It makes you feel like where is my career going... you become unemployable because the roles offered to you are like the hero ka dost or some sidekick.
At that point I was like, damn, is this how it is going to be?
Then there was a phase of about 10 months when no work happened because I wasn't getting anything substantial.
That's when I did that film with Sunny Leone, One Night Stand.
People asked me why I signed a film where she is the main attraction, but the reason I did it was that I needed to be a part of a project where I would get a platform to get noticed.
At that time, her films were doing really well.
But that film also did not work out.
But the day One Night Stand released was the day I signed Inside Edge.
Sometimes I feel some things are preordained.
How did you deal with those setbacks?
I was younger, inexperienced and not very mature.
It was quite a shock, to be honest.
It looked so glamorous and you feel this is how it is going to be. People were waiting to see what you would come up with.
But then they were not happy about what they saw, and they were very vocal about it.
But whatever happens, happens for the best.
It made my drive stronger.
Earlier, I would concentrate on the end result and hope it did well. Now, my thought process is on things I can control.
So I need to be the best version of myself as an actor, give the director what he wants and be honest to the material.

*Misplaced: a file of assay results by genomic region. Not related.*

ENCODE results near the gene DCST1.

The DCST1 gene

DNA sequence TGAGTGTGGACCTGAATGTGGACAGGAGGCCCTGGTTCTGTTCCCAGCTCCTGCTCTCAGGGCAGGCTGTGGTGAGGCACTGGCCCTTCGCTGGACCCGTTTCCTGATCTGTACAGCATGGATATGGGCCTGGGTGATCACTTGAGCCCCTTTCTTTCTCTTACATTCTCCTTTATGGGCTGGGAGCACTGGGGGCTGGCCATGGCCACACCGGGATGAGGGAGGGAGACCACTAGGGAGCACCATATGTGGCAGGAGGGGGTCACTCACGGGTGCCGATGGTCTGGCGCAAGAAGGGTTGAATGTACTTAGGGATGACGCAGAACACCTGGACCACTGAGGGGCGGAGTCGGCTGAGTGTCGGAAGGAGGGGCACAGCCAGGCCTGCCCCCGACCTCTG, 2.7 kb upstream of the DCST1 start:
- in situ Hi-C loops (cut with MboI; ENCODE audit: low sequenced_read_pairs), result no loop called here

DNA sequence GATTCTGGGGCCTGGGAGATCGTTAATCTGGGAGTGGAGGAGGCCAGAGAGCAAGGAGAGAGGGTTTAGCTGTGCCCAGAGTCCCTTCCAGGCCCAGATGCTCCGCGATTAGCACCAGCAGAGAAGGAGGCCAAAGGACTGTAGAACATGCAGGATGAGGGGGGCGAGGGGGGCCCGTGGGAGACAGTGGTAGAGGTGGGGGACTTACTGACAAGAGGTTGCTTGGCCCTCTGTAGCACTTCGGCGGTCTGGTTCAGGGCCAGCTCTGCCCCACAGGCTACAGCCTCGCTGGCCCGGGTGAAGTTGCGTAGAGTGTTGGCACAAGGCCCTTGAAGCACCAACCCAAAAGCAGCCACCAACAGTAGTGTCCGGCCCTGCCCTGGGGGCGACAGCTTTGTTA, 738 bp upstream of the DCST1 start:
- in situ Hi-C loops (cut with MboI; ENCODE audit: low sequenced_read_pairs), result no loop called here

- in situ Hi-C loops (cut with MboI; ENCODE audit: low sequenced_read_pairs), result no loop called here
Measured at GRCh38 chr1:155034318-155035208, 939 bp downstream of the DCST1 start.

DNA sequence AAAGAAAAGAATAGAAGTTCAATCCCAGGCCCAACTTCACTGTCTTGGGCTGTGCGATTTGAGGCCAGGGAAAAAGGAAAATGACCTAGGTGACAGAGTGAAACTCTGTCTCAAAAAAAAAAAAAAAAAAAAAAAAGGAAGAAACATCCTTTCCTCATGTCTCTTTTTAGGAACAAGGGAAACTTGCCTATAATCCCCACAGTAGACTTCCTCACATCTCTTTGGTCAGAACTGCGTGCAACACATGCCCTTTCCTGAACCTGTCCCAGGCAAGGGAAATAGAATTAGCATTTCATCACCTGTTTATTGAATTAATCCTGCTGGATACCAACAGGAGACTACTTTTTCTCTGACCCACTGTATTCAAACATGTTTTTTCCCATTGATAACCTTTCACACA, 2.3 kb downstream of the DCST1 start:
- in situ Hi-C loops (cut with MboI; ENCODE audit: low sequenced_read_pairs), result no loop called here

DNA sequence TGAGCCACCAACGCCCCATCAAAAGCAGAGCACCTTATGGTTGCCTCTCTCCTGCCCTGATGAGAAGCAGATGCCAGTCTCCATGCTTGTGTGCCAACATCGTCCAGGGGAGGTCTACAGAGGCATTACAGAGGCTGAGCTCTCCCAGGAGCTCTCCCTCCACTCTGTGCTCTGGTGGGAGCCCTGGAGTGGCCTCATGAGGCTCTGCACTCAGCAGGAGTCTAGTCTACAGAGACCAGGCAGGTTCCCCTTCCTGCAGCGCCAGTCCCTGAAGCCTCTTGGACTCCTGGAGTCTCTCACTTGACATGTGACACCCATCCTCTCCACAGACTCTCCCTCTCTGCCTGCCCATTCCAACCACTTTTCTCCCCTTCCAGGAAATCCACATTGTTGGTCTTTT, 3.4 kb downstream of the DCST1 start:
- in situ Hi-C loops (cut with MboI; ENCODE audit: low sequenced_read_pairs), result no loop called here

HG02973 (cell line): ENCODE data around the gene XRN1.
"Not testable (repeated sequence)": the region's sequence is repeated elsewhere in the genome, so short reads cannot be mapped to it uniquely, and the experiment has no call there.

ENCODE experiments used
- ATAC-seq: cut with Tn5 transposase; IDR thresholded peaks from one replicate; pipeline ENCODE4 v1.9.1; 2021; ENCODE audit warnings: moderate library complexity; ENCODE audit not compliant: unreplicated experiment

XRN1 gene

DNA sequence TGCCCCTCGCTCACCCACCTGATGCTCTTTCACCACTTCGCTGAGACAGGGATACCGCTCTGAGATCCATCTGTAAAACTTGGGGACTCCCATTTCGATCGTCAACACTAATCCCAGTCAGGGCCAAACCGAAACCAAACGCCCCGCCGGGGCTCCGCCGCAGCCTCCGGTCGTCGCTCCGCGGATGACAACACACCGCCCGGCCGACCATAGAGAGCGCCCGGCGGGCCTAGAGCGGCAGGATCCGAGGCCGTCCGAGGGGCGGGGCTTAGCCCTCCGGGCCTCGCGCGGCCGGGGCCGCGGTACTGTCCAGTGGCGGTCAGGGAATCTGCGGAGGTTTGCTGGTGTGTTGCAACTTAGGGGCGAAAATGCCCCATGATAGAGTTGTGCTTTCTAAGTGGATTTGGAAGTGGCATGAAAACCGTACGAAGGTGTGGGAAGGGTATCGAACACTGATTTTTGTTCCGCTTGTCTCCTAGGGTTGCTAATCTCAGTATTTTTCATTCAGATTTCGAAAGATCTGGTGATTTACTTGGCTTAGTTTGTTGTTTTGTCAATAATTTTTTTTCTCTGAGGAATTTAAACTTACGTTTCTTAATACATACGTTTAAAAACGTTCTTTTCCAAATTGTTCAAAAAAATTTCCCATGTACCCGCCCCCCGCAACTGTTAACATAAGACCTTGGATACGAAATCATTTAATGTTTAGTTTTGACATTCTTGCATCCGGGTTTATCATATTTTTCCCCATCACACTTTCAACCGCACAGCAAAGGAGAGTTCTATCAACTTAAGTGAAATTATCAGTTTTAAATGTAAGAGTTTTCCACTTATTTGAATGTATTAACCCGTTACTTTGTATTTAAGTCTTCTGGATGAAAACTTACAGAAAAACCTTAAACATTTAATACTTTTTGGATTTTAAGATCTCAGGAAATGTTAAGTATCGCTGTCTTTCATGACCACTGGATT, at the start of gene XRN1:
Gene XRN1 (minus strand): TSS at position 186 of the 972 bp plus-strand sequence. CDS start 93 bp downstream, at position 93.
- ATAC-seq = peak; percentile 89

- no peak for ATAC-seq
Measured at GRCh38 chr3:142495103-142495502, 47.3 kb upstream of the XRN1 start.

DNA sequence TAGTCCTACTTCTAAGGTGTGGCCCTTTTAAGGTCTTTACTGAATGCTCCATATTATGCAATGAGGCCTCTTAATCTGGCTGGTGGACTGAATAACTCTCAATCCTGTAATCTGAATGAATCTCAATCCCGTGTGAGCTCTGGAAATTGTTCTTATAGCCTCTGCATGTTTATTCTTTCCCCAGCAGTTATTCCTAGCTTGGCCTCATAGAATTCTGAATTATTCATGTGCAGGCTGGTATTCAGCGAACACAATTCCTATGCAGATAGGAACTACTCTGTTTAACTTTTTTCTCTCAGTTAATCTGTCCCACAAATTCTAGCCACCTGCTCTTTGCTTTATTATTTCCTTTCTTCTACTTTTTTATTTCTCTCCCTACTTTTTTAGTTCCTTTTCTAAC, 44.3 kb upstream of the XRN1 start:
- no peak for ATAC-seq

Earlier, I would think about what people would think... would they like it if I did this?
But it's very difficult to determine what people like; there's no set formula.
So I don't focus on that now.
I've become very detached now.
How much has your mother Rati Agnihotri helped you?
I'm fortunate that my mother has been around for more than 35 years, and has been an active part of the industry. She has seen it from the inside.
She doesn't give me that much advice about acting per se, but more about how to conduct myself -- how to come across in an interview, to the fraternity.
You have to be very mindful about that.
Earlier, I would get misquoted in interviews.
Now, without being fake, I try to keep it as real as possible.
I watch my words.
I have realised it is important to have an opinion, but there is a way of saying it, and that's how she helped me.
Actors are not only asked about their acting, they are also asked about things happening in society. So you need to be well informed.
Tell us about your childhood.
It was very normal.
My mom had taken a long sabbatical from the industry after she got married. She didn't work for about 16 years.
I always saw her as a homemaker, not an actor.
Is her film Ek Duje Ke Liye your favourite?
No, it's not! I find the ending very depressing.
It is a well made film, of course.
I love Coolie very much, especially the egg-making scene.
Are you worried for your career becausse of the lockdown?
No. I feel I am in a better position today than I was two-three years ago.
I don't think we will go back to the way things were for a long time.
But I am sure film producers or associations will formulate a plan where we can have some safety on sets... maybe working with fewer people or having routine checks.
Honestly, I am more worried about the health and safety of my loved ones.
Like, I'd just got this forward about how normal it is to blow candles on a birthday cake but will people do that in a post-corona world?
Would people eat that cake?
Well, no one is going to do that!
Something that is so trivial and yet such a big part of our culture will acquire a whole new meaning after coronavirus.